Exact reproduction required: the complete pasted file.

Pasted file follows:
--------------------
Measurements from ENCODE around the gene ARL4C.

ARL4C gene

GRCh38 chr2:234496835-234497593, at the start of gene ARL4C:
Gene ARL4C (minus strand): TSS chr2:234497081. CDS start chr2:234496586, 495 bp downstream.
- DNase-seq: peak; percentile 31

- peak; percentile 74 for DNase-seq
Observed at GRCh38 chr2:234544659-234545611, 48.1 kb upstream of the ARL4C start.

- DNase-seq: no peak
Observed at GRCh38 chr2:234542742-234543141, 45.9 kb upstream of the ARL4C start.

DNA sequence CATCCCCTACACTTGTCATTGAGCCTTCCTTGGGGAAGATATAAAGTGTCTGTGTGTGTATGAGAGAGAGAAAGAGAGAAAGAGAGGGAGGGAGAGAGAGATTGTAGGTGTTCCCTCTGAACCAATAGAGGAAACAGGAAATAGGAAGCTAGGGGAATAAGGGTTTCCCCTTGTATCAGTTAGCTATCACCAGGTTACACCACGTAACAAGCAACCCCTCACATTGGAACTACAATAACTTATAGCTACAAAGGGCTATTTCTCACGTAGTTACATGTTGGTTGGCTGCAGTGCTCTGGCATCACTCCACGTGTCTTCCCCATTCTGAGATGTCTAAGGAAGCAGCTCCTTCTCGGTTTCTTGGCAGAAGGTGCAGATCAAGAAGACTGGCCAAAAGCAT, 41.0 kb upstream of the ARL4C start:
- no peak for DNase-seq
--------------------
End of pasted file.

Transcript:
Measurements from ENCODE around the gene ARL4C.

ARL4C gene

GRCh38 chr2:234496835-234497593, at the start of gene ARL4C:
Gene ARL4C (minus strand): TSS chr2:234497081. CDS start chr2:234496586, 495 bp downstream.
- DNase-seq: peak; percentile 31

- peak; percentile 74 for DNase-seq
Observed at GRCh38 chr2:234544659-234545611, 48.1 kb upstream of the ARL4C start.

- DNase-seq: no peak
Observed at GRCh38 chr2:234542742-234543141, 45.9 kb upstream of the ARL4C start.

DNA sequence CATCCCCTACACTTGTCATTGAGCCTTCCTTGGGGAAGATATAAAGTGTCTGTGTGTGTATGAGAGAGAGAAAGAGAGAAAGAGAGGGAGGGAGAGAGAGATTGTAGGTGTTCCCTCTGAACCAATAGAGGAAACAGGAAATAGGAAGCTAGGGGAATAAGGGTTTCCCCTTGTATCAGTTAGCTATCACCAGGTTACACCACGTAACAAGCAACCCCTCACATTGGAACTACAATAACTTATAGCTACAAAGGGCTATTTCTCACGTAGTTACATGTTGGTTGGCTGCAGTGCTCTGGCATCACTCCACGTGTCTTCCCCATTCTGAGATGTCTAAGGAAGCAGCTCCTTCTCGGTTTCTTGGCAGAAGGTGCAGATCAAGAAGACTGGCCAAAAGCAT, 41.0 kb upstream of the ARL4C start:
- no peak for DNase-seq